And the Winner of the 2014 Munsey Award Is . . .

Aug 9, 2014 by

Munsey-AwardJ. Randolph Cox has been named the winner of the 2014 Munsey Award. Nominated by the general pulp community, Randy was selected through a vote by all the living Lamont, Munsey, and Rusty Award winners. The award is a fine art print by Dan Zimmer of a painting by David Saunders and is presented annually to a person who has worked for the betterment of the pulp community.

For more than 45 years, Randy Cox has conducted research into pulp magazines and dime novels. He served as the editor-publisher of Dime Novel Round-Up for over twenty years. His bibliography, Man of Magic & Mystery: A Guide to the Work of Walter B. Gibson, is an excellent resource for those seeking greater understanding of the work of the man who created The Shadow. With David S. Siegel, Randy authored Flashgun Casey: Crime Photographer, a book-length study of the character originally created for Black Mask by George Harmon Coxe. Other books he has authored include Masters of Mystery and Detective Fiction: An Annotated Bibliography and The Dime Novel Companion: A Source Book. Randy recently donated his collection of comic books and newspaper strips fanzines, pulps, series books, story papers, and other materials to the University of Minnesota Libraries and his extensive collection of Walter Gibson books and Shadow pulps and comics to Gibson’s alma mater, Colgate University.

Other nominees for this year’s Munsey Award included Brian Earl Brown, Stephen Haffner, William Lampkin, Stephen T. Miller, Laurie Powers, George Vanderburgh, and Dan Zimmer. William G. Contento, Chris Kalb, Richard Meli, Phil Stephensen-Payne, Shelby Vick, and Howard Wright also received nominations.

A second award was also presented at PulpFest 2014. J. Barry Traylor was named the recipient of the Rusty Award. Designed to recognize those individuals who have worked long and hard for the pulp community with little thought for individual recognition, it is meant to reward especially good works and is thus reserved for those individuals who are most deserving. The award is a fine art print by Dan Zimmer of a painting by David Saunders.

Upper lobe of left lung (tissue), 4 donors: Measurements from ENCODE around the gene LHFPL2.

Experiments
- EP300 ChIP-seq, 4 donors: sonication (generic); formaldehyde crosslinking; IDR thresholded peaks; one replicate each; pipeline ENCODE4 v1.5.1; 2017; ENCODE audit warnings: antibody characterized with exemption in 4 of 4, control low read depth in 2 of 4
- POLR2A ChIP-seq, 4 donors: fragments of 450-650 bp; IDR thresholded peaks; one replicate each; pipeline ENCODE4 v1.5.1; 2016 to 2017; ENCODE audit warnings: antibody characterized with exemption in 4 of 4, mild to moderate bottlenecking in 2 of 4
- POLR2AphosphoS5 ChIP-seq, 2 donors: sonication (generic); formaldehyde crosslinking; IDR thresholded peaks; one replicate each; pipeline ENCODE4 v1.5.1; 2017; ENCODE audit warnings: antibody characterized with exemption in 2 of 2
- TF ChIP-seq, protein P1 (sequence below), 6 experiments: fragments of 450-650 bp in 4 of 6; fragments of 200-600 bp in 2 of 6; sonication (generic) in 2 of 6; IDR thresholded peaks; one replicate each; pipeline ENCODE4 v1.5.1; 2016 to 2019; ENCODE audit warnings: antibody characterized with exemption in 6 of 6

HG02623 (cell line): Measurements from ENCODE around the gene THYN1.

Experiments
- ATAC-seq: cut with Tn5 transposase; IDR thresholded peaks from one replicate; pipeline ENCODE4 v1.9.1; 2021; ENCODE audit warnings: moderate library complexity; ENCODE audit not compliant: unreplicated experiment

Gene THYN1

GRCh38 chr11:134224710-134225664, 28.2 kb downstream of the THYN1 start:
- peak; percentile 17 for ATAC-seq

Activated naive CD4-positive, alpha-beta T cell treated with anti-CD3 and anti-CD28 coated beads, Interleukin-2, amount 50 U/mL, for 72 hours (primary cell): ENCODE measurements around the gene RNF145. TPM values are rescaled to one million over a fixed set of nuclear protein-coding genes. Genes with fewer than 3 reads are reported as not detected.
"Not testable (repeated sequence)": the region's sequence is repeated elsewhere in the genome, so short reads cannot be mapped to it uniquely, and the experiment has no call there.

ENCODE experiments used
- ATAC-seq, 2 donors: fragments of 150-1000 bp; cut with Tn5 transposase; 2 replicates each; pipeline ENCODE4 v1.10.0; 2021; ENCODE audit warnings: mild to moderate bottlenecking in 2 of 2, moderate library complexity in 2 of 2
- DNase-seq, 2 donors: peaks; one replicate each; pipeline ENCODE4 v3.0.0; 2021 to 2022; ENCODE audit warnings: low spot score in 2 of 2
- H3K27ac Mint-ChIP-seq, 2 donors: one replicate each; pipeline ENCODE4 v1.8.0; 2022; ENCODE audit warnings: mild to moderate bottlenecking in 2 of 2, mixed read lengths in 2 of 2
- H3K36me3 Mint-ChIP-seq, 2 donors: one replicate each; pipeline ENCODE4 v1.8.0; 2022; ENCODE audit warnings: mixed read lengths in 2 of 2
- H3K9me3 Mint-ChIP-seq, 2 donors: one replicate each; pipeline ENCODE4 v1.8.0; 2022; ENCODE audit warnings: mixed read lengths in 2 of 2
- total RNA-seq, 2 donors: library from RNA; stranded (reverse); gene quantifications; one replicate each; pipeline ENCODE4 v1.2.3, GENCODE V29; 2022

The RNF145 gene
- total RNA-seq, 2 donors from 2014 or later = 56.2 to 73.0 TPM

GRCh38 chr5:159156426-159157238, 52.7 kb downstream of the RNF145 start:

Richard Wentworth, AKA The Spider, had his Ram Singh; G-8 turned to Nippy Weston and Bull Martin for help; and Doc Savage had Monk, Ham, and three other geniuses to lend a hand. But who does a pulp con organizer turn to for assistance? None other than J. Barry Traylor! For over twenty-five years, Barry has been organizing convention auctions, almost single-handedly pulling together a couple hundred lots for a Saturday auction. In 2008, Barry quickly mastered the art of digital photography and stunned the convention crowd with his wonderful images of pulps ranging from rarities like Far East Adventure Stories to more common titles such as Amazing Stories. He’s also the person most often performing the “grunt work” that goes into organizing a convention–contacting comic shops and book stores to help with promotion activities; managing the links on the PulpFest website; hunting down extension cords for use in the dealers’ room and programming area; and much more. A longtime contributor to letter columns–you can find his comments in Age of the Unicorn, Echoes, Xenophile, and other classic fanzines–this unsung hero is a devoted fan of Weird Tales. Barry learned about giving back to the pulp community from his pulp mentor, the late Richard Minter, co-winner of the 1993 Lamont Award.

Congratulations to Randy and Barry.

Nominations are now being accepted for the 2015 Munsey and/or Rusty Awards. If you have someone in mind that you feel worthy of either award, please send the person’s name and a brief paragraph describing why you feel that person should be honored to Mike Chomko, 2217 W. Fairview Street, Allentown, PA 18104-6542 or to Previous winners of the Lamont, Munsey, or Rusty Award are not eligible for the award. The deadline for nominations is May 31, 2015. Please click here for additional details. Thanks for your help.

To learn more about the image used in this post, click on the illustration.

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